September 9, 2013
Just south of San Francisco and Sonoma County, a master bath still suffered from a dark and dated 1980s design. “The house had a lot of wooded area and rolling hills around, so it felt a little bit like wine country,” explained designer Leslie Lamarre, principal of TRG Architects. Going beyond the original plan of just updating the pink marble floors, the owners opted for a completely redesigned space – one that would bring in both the light and the scenic surroundings.
The bath immediately presented a problem with its door-less entrance and protruding steps. “It was really disruptive if someone got up early,” said Lamarre. With no simple way to install a door over the steps, Lamarre reframed the ceiling for additional headroom and added a sliding, barn-style walnut door with antique mirror panels. “The entry door really made it a functional bathroom,” she added. Framing the entrance on the inside of the room, two twin cabinets provide additional storage.
A walnut vanity also coordinates with the entrance door, allowing for towel storage in the center and a more transitional aesthetic. “I knew she wanted a look that was more updated and elegant but still had some traditional elements,” said Lamarre. “By keeping a chunky countertop and a miter edge, we kept it more contemporary.” The marble molding around the window and the Calcutta marble countertops gave a touch of the traditional.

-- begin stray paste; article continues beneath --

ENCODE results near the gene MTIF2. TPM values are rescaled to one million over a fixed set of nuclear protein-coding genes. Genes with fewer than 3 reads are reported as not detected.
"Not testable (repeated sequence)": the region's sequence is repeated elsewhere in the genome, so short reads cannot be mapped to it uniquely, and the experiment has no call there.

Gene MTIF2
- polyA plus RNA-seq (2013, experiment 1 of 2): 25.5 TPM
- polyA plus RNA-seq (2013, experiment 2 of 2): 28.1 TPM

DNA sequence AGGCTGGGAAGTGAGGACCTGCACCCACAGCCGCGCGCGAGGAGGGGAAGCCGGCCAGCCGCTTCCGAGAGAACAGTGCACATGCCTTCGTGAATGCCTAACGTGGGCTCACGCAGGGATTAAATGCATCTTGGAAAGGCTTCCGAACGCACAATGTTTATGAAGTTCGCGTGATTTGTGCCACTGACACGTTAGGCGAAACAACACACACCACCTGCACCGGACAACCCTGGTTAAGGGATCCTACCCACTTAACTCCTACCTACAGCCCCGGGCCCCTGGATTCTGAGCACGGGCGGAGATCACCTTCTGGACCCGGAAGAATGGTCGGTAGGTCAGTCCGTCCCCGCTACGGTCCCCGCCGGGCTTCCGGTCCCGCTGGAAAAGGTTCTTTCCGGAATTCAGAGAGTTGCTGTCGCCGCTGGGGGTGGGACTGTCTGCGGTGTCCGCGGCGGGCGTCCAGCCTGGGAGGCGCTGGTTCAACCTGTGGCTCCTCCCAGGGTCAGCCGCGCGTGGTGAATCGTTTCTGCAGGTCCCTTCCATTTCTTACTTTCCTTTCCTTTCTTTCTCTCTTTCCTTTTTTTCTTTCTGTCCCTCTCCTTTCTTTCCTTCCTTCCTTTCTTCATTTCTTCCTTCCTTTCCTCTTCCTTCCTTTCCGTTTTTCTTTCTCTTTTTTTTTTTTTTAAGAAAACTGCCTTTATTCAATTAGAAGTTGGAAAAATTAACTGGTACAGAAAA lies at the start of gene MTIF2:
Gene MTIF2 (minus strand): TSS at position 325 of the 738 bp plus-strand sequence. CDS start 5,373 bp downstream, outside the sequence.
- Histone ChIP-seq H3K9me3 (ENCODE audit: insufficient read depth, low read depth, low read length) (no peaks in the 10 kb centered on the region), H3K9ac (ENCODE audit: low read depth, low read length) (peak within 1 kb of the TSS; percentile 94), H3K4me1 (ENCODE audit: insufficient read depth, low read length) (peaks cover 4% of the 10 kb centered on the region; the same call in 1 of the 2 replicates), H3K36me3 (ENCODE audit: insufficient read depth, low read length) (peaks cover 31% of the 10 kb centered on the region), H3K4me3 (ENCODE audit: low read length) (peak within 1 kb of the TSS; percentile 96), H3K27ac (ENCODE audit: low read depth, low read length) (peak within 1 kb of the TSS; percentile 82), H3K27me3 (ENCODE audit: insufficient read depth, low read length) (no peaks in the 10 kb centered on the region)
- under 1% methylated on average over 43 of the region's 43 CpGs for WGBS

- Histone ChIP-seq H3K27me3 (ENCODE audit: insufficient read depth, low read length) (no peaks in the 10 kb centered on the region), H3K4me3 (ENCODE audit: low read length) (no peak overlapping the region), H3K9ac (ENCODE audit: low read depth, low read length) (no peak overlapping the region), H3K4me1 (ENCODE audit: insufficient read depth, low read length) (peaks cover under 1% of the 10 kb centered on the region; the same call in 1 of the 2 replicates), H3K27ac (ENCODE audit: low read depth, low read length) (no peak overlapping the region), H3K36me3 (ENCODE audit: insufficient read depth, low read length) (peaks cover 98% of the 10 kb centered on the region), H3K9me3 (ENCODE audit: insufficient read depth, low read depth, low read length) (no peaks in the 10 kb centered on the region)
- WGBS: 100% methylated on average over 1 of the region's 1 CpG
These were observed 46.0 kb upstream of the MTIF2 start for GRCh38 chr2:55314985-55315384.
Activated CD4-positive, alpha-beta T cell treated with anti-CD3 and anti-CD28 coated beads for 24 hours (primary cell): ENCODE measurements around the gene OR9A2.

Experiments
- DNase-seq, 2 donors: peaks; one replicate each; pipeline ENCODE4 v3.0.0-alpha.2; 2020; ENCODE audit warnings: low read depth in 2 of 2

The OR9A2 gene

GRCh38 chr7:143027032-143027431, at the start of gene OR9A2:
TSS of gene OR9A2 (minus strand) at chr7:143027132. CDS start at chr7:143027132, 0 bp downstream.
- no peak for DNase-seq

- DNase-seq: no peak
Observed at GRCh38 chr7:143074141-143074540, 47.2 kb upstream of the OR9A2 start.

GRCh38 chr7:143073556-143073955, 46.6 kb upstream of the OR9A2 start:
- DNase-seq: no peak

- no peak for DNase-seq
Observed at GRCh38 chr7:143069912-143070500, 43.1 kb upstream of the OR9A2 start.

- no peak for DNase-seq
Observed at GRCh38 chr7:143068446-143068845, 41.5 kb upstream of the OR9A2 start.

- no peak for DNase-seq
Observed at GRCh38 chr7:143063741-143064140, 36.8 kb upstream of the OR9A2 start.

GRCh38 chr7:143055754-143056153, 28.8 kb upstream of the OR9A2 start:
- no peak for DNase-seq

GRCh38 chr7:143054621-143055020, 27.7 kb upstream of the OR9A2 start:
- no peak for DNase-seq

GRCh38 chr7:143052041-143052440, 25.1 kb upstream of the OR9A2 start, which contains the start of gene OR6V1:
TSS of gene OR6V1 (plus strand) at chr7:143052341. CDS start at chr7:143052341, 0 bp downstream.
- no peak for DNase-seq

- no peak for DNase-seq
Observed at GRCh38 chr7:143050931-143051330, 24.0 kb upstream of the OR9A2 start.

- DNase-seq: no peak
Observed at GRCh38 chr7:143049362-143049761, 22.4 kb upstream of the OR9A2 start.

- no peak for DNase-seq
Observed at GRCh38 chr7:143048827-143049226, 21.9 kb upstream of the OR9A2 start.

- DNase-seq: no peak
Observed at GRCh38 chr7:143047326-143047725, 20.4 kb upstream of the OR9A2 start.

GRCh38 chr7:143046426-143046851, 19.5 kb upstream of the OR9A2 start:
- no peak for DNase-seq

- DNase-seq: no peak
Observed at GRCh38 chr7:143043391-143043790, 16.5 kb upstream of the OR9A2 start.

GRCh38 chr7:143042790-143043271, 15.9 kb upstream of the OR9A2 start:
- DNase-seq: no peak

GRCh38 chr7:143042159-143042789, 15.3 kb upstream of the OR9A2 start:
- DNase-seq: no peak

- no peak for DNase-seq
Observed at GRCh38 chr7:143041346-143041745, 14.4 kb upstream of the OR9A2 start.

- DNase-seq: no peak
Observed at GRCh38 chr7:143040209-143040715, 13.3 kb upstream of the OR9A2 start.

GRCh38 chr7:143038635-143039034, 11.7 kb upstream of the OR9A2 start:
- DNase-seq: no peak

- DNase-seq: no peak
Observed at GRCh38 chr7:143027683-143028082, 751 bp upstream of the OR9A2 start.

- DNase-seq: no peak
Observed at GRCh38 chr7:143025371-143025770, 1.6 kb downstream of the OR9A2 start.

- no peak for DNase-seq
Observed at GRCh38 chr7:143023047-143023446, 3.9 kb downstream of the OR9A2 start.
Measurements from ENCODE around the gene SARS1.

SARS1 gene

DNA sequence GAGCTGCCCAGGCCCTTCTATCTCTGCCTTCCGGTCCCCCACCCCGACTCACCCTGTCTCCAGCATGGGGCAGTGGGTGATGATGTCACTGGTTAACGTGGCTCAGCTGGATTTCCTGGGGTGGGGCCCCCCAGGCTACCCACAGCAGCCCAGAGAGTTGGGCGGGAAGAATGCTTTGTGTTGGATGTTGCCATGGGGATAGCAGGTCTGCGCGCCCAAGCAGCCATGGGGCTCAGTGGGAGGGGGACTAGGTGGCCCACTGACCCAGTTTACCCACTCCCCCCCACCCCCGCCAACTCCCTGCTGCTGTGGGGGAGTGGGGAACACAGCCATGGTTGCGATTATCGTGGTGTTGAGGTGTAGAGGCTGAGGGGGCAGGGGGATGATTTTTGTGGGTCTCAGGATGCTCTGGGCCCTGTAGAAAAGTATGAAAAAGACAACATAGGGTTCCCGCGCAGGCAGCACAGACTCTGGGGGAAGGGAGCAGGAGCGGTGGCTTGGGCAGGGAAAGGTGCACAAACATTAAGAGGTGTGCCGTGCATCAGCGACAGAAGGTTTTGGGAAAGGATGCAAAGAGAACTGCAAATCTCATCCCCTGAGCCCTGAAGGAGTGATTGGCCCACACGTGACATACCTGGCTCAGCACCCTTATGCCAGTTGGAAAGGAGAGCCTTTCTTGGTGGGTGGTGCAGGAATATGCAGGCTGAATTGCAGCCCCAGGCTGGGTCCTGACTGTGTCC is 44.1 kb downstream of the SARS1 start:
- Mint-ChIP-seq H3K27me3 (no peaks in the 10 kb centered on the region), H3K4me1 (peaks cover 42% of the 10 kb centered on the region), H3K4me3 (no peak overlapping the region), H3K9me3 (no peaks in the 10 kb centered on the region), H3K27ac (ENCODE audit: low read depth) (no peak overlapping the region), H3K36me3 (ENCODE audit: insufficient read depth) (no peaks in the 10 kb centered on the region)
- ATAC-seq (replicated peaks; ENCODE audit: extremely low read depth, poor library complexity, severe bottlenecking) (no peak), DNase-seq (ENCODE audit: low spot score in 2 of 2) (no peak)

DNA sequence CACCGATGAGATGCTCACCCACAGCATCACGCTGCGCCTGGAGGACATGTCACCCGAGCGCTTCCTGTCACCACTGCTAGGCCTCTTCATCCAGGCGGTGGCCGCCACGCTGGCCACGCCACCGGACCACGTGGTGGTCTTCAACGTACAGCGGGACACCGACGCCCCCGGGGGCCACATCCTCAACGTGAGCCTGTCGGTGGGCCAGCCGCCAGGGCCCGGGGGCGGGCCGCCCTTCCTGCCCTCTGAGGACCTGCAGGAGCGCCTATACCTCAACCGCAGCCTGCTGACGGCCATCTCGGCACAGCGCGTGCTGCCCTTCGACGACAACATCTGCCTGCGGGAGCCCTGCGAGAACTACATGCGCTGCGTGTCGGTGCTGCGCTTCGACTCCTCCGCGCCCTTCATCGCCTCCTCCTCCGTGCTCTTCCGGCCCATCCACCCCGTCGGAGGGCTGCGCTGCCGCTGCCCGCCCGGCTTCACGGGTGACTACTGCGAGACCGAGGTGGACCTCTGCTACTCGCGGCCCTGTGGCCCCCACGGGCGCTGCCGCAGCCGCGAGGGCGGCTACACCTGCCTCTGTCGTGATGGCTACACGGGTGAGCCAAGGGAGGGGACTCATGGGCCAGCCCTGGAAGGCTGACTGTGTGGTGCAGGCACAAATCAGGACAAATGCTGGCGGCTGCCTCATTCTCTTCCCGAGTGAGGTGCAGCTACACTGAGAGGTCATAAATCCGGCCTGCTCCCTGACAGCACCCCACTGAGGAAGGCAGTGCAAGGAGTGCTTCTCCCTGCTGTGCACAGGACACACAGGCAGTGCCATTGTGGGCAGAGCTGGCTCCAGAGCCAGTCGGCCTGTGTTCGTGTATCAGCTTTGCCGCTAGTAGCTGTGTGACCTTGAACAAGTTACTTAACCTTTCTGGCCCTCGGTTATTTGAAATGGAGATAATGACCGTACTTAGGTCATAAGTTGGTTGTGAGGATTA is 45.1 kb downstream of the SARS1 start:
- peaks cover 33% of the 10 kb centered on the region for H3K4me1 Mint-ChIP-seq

Reminiscent of vinyl, the previous shiny wall treatment was replaced with a glass herringbone tile backsplash. “It’s essentially the same color as the countertop without being the same material, and it helped keep it light,” explained Lamarre. While she had four sconces planned to replace the Broadway-like lights above the vanity, Lamarre instead backlit the mirrors with LED lighting. “The LEDs gave a dramatic effect and also helped lighten the area,” said Lamarre. “With that beautiful backsplash, the sconces would have really taken away from it.”
The herringbone tile mosaic continues as an accent in the marble shower and behind the freestanding tub. “In part, what I was doing with the herringbone, in addition to following up with this wine country feel, was trying to mask and disguise the weird angles in the floor plan,” said Lamarre. “If you just had a rectangular or square pattern, it would be obvious.” The shower’s perch brings in both interest and the glass herringbone element.
Porcelain planked floors echo the backsplash’s herringbone pattern and disguise the room’s angular layout. “It’s a relatively big space, but it doesn’t look vacant or oversized,” said Lamarre. “Part of that is because of the pattern on the floor. It really fills the space and makes it warm and inviting.”